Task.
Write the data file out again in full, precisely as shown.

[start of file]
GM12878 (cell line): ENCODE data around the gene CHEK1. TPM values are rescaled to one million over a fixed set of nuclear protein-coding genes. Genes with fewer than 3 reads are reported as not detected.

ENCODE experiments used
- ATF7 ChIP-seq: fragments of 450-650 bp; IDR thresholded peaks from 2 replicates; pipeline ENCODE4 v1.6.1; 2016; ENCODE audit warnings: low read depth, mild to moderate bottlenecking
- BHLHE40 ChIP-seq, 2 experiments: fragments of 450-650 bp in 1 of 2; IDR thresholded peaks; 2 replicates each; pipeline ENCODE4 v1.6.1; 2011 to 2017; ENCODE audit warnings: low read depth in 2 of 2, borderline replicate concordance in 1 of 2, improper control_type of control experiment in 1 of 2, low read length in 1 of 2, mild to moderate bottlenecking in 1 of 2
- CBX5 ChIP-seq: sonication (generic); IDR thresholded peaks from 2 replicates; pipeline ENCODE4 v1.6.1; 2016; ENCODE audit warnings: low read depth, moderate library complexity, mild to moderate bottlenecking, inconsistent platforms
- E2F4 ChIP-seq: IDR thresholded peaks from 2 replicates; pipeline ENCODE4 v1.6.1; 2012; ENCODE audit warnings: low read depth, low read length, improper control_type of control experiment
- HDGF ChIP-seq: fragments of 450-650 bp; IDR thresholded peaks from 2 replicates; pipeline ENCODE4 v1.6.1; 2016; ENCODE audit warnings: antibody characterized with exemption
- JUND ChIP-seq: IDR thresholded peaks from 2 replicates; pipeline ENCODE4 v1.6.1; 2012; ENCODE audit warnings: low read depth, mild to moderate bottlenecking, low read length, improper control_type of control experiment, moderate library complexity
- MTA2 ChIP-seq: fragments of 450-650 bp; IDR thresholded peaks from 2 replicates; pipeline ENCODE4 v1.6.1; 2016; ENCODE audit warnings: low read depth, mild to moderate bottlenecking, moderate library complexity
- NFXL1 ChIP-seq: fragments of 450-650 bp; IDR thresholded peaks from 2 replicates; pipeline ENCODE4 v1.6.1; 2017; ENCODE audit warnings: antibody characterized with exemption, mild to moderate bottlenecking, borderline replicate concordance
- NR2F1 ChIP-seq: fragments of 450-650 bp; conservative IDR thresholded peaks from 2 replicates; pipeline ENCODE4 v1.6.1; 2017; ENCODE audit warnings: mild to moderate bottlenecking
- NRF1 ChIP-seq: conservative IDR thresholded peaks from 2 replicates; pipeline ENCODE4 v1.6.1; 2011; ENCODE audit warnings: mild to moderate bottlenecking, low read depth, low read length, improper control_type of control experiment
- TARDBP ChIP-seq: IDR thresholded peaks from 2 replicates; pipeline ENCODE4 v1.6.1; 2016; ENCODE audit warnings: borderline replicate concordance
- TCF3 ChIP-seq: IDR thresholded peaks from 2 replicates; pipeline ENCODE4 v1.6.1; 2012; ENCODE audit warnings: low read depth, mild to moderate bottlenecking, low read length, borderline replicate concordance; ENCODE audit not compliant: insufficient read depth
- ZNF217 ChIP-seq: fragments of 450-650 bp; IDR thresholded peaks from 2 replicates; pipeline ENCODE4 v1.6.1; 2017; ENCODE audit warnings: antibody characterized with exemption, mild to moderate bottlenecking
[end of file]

GM12878 (cell line): ENCODE data around the gene CHEK1. TPM values are rescaled to one million over a fixed set of nuclear protein-coding genes. Genes with fewer than 3 reads are reported as not detected.

ENCODE experiments used
- ATF7 ChIP-seq: fragments of 450-650 bp; IDR thresholded peaks from 2 replicates; pipeline ENCODE4 v1.6.1; 2016; ENCODE audit warnings: low read depth, mild to moderate bottlenecking
- BHLHE40 ChIP-seq, 2 experiments: fragments of 450-650 bp in 1 of 2; IDR thresholded peaks; 2 replicates each; pipeline ENCODE4 v1.6.1; 2011 to 2017; ENCODE audit warnings: low read depth in 2 of 2, borderline replicate concordance in 1 of 2, improper control_type of control experiment in 1 of 2, low read length in 1 of 2, mild to moderate bottlenecking in 1 of 2
- CBX5 ChIP-seq: sonication (generic); IDR thresholded peaks from 2 replicates; pipeline ENCODE4 v1.6.1; 2016; ENCODE audit warnings: low read depth, moderate library complexity, mild to moderate bottlenecking, inconsistent platforms
- E2F4 ChIP-seq: IDR thresholded peaks from 2 replicates; pipeline ENCODE4 v1.6.1; 2012; ENCODE audit warnings: low read depth, low read length, improper control_type of control experiment
- HDGF ChIP-seq: fragments of 450-650 bp; IDR thresholded peaks from 2 replicates; pipeline ENCODE4 v1.6.1; 2016; ENCODE audit warnings: antibody characterized with exemption
- JUND ChIP-seq: IDR thresholded peaks from 2 replicates; pipeline ENCODE4 v1.6.1; 2012; ENCODE audit warnings: low read depth, mild to moderate bottlenecking, low read length, improper control_type of control experiment, moderate library complexity
- MTA2 ChIP-seq: fragments of 450-650 bp; IDR thresholded peaks from 2 replicates; pipeline ENCODE4 v1.6.1; 2016; ENCODE audit warnings: low read depth, mild to moderate bottlenecking, moderate library complexity
- NFXL1 ChIP-seq: fragments of 450-650 bp; IDR thresholded peaks from 2 replicates; pipeline ENCODE4 v1.6.1; 2017; ENCODE audit warnings: antibody characterized with exemption, mild to moderate bottlenecking, borderline replicate concordance
- NR2F1 ChIP-seq: fragments of 450-650 bp; conservative IDR thresholded peaks from 2 replicates; pipeline ENCODE4 v1.6.1; 2017; ENCODE audit warnings: mild to moderate bottlenecking
- NRF1 ChIP-seq: conservative IDR thresholded peaks from 2 replicates; pipeline ENCODE4 v1.6.1; 2011; ENCODE audit warnings: mild to moderate bottlenecking, low read depth, low read length, improper control_type of control experiment
- TARDBP ChIP-seq: IDR thresholded peaks from 2 replicates; pipeline ENCODE4 v1.6.1; 2016; ENCODE audit warnings: borderline replicate concordance
- TCF3 ChIP-seq: IDR thresholded peaks from 2 replicates; pipeline ENCODE4 v1.6.1; 2012; ENCODE audit warnings: low read depth, mild to moderate bottlenecking, low read length, borderline replicate concordance; ENCODE audit not compliant: insufficient read depth
- ZNF217 ChIP-seq: fragments of 450-650 bp; IDR thresholded peaks from 2 replicates; pipeline ENCODE4 v1.6.1; 2017; ENCODE audit warnings: antibody characterized with exemption, mild to moderate bottlenecking